Always wanted to play a video game where you interact with a futuristic artificially intelligent assistant, just like Tony Stark does in the Iron Man films with Jarvis, or the Joaquin Phoenix film Her, where a man develops a relationship with an intelligent computer operating system called Samantha?

Well, there's no such video game in existence at the moment, and the most you can do with voice commands is to order your Xbox Kinect around a bit, and you don't really get a verbal reply.

Austin Wilson, 16, was wishing that he could play video games where he used his voice as a controller, which would then free him up to focus on other commands while playing a space exploration, trading and combat game about the Milky Way Galaxy called Elite: Dangerous.

He did some research and realised that the game developers had actually included this function – users could use third-party voice recognition software to ask questions, which the space ship in the game could then answer by selecting a random sound file and simulating a key press to operate a specific function in the space ship.

"I personally found this very limiting, because this did not actually allow you to talk to your ship. I wanted the functionality to ask where I was in space and actually get a response back, and, after more research, I found that there was not a way to do this yet," Wilson wrote on his Hackster project page.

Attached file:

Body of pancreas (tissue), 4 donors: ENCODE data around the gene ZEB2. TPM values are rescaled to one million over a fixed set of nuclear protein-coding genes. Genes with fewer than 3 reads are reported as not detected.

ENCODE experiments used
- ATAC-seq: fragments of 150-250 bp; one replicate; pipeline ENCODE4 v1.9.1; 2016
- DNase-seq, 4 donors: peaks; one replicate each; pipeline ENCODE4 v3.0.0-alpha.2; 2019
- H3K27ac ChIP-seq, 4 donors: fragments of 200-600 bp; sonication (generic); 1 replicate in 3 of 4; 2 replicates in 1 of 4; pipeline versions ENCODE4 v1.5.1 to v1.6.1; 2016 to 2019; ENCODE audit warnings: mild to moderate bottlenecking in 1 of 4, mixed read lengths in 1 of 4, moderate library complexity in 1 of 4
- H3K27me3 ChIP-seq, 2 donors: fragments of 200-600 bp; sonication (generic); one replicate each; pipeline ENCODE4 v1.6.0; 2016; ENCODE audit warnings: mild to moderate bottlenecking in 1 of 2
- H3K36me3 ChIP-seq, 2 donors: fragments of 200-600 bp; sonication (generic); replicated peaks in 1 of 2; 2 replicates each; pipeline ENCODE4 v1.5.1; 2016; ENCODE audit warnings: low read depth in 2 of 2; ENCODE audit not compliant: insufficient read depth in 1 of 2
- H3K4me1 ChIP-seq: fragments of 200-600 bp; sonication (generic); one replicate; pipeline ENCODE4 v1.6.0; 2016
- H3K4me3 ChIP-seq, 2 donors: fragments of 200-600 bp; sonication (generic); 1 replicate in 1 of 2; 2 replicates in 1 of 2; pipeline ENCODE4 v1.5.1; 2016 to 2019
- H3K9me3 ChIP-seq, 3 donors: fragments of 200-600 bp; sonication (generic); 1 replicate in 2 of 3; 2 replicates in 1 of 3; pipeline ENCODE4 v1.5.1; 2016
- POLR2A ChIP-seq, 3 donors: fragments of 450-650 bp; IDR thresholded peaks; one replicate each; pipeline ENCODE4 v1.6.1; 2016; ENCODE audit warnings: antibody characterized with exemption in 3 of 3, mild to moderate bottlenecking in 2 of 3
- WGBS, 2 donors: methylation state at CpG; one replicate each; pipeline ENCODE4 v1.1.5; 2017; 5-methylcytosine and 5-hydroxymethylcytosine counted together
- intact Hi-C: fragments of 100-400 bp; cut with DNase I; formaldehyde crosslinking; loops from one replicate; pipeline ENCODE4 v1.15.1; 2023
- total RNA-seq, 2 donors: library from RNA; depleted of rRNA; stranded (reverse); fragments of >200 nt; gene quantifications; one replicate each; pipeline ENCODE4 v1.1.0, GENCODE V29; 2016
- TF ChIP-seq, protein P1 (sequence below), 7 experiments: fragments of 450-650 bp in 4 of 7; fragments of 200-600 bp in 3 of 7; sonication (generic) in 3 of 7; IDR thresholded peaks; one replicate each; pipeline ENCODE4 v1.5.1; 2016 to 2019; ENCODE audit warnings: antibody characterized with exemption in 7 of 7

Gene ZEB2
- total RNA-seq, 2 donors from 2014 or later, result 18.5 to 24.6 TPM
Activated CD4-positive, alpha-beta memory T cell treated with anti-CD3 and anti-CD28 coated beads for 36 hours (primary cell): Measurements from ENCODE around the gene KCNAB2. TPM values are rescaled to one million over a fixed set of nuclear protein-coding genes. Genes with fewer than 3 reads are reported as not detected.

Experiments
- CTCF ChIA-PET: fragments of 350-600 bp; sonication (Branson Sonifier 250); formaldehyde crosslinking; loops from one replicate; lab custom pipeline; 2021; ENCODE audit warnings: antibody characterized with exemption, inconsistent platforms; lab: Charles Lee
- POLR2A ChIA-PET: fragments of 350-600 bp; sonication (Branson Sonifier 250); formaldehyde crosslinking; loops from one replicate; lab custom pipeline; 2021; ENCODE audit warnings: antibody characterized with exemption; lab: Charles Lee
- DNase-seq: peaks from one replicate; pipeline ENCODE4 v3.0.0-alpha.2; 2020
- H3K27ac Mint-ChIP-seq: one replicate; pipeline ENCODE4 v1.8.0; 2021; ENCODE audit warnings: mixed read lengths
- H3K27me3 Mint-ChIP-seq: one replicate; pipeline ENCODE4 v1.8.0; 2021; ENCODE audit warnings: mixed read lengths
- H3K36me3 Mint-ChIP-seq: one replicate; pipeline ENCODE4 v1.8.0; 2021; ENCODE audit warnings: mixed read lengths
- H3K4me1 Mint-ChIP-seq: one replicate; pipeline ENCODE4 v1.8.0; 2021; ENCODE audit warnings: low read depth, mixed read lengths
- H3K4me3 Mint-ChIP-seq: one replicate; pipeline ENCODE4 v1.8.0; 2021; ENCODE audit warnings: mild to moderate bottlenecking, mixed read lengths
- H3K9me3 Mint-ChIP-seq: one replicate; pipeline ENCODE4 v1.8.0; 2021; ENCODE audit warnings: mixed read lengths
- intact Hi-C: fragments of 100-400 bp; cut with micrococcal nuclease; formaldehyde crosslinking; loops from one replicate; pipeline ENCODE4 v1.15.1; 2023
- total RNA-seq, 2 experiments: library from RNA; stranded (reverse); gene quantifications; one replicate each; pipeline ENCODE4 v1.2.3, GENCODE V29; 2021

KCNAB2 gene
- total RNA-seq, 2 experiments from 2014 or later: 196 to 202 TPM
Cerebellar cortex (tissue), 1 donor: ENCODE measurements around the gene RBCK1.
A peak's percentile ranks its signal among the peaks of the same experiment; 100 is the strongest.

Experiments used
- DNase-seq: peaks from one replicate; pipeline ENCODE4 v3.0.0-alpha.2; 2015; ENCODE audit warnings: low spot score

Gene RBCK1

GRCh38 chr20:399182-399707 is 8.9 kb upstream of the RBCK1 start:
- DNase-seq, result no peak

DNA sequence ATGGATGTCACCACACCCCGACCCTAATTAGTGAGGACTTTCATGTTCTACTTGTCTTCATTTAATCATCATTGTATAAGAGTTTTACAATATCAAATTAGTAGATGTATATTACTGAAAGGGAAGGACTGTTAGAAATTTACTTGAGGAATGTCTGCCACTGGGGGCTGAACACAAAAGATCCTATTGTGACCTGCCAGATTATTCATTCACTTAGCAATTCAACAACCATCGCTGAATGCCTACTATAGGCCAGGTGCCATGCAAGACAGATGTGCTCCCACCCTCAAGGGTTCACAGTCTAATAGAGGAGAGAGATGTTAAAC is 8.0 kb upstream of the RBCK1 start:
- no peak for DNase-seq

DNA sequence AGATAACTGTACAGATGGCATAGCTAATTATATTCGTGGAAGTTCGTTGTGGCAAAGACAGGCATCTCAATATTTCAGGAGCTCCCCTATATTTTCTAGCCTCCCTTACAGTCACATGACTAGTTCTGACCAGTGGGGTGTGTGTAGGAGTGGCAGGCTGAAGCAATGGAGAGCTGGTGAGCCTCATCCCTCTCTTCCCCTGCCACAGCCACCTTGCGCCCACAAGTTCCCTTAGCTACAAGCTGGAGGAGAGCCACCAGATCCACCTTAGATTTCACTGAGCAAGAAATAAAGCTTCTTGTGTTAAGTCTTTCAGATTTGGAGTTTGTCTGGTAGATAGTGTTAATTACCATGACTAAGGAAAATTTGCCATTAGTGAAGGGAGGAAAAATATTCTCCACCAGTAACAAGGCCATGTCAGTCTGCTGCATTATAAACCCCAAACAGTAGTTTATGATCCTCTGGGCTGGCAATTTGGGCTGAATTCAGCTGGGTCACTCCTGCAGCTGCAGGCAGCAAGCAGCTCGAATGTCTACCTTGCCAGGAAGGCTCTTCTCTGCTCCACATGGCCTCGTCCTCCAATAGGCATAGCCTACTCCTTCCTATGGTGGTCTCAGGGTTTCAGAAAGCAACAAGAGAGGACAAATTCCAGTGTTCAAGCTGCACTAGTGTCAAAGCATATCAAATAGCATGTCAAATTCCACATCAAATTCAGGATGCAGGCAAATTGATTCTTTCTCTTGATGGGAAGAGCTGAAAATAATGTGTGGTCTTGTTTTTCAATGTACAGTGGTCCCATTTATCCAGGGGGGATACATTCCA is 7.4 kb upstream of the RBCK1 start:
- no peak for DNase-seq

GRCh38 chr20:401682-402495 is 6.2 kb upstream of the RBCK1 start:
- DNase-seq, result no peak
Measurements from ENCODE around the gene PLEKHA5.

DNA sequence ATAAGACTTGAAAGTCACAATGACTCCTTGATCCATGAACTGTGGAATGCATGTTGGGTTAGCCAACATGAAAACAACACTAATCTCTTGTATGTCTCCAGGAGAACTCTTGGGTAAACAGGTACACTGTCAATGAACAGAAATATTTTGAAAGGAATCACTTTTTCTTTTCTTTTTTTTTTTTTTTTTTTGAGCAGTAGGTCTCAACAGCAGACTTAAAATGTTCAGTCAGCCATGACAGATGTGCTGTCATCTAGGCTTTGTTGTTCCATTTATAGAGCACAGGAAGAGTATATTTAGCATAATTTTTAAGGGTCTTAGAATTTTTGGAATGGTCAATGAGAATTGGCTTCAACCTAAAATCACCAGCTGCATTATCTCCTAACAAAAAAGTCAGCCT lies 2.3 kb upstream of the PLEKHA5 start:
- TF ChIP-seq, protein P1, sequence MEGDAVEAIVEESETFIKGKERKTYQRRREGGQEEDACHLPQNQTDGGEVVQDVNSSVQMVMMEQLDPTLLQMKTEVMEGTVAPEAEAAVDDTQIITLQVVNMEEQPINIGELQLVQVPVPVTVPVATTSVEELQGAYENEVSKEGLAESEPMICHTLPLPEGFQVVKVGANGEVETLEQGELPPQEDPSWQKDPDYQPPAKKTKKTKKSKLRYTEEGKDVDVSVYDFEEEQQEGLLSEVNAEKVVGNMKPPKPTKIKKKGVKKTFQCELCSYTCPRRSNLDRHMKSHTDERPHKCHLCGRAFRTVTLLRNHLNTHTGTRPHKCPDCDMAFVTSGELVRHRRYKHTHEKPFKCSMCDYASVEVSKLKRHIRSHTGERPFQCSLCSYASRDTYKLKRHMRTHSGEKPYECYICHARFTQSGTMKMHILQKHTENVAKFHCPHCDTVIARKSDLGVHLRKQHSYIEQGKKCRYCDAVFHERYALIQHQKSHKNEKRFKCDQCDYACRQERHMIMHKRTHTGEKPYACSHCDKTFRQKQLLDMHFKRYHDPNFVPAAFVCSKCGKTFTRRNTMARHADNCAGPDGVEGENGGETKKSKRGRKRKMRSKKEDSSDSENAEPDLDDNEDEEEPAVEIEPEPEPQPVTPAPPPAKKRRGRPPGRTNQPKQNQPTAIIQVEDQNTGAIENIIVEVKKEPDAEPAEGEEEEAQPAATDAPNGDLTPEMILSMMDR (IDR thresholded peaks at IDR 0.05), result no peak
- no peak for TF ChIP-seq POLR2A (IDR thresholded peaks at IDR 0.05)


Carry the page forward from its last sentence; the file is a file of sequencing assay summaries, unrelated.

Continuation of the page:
"Being a 16-year-old gamer with experience with Alexa, I knew that I would love some sort of interactive voice implementation, so I created one."

To make Amazon's Alexa personal assistant on the Amazon Echo voice control device, Wilson wrote two software programs to work on Windows 10. One program sends information from the spaceship in the game to Alexa, as well as allowing Alexa to communicate with and send commands to the game. The second piece of code curates all events from the game in a log and associates commands with the correct virtual key presses to make the voice commands work.

It's handy that Elite: Dangerous made it possible for voice recognition to be used with the game, and even better, he was able to using an existing public API maintained by Elite: Dangerous fans that contains detailed information on every single known star system in the game.

The end result is an impressively enhanced game whereby Alexa is able to tell Wilson exactly where the spaceship is in the game and to immediately recite information about star systems in Alexa's voice. Wilson can ask the AI assistant to give him information that he needs to make decisions in the game, and he can even tell Alexa how to fly the spaceship and initiate warp speed travel (known in the game as "Frame Shift Drive").

Amazon should probably take a page from Wilson's book when thinking about how to make the Amazon Echo into an indispensable gadget for gaming.